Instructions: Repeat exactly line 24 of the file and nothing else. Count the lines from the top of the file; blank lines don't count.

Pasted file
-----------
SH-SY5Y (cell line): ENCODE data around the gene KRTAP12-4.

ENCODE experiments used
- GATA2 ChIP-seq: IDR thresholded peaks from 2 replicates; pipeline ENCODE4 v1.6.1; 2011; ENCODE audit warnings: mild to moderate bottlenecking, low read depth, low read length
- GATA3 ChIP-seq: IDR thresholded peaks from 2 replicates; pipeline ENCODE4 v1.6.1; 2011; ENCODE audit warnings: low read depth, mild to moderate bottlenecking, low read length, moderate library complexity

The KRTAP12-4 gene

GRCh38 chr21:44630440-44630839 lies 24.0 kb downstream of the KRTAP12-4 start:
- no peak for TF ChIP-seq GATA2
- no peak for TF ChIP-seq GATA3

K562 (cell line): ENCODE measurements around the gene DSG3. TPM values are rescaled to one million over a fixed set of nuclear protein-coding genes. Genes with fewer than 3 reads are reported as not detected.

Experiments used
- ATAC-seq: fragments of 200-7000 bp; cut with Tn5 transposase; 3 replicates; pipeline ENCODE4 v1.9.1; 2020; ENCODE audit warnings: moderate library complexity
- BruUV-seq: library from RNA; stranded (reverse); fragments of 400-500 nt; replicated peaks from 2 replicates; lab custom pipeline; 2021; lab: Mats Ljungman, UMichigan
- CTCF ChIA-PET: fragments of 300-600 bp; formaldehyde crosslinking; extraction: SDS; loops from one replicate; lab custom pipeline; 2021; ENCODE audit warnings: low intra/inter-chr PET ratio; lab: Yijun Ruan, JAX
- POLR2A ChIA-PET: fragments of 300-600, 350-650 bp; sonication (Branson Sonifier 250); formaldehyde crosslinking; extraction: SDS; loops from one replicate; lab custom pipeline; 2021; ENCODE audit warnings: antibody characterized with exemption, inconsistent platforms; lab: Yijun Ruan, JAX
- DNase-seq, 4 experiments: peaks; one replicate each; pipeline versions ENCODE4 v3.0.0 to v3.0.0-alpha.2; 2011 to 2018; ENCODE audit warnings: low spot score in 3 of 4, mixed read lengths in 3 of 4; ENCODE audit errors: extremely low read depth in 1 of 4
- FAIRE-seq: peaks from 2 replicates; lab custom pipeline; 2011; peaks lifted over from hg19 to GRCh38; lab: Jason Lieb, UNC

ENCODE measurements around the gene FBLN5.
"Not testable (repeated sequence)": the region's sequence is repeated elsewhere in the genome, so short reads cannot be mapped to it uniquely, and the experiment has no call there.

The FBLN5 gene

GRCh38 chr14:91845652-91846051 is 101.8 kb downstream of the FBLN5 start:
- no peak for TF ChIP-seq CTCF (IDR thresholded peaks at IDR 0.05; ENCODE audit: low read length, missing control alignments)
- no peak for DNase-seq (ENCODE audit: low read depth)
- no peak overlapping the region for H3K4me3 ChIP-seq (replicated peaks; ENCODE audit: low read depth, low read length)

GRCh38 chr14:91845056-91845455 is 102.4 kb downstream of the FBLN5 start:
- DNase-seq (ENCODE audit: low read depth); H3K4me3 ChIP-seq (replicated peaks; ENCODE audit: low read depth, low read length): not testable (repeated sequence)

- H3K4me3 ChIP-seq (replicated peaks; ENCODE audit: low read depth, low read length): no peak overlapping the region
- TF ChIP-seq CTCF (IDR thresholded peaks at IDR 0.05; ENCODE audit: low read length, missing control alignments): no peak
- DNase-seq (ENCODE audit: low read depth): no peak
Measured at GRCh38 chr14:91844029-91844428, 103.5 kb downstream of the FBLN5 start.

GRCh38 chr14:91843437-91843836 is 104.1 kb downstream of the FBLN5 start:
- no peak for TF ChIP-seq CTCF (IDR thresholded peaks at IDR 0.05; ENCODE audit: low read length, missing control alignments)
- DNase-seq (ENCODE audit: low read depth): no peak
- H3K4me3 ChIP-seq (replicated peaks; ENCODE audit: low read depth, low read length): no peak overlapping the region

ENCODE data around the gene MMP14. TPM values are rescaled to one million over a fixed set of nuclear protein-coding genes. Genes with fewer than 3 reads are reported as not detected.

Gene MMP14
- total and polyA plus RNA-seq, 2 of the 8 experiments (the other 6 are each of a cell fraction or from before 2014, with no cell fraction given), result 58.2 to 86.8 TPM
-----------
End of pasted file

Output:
GRCh38 chr14:91845056-91845455 is 102.4 kb downstream of the FBLN5 start: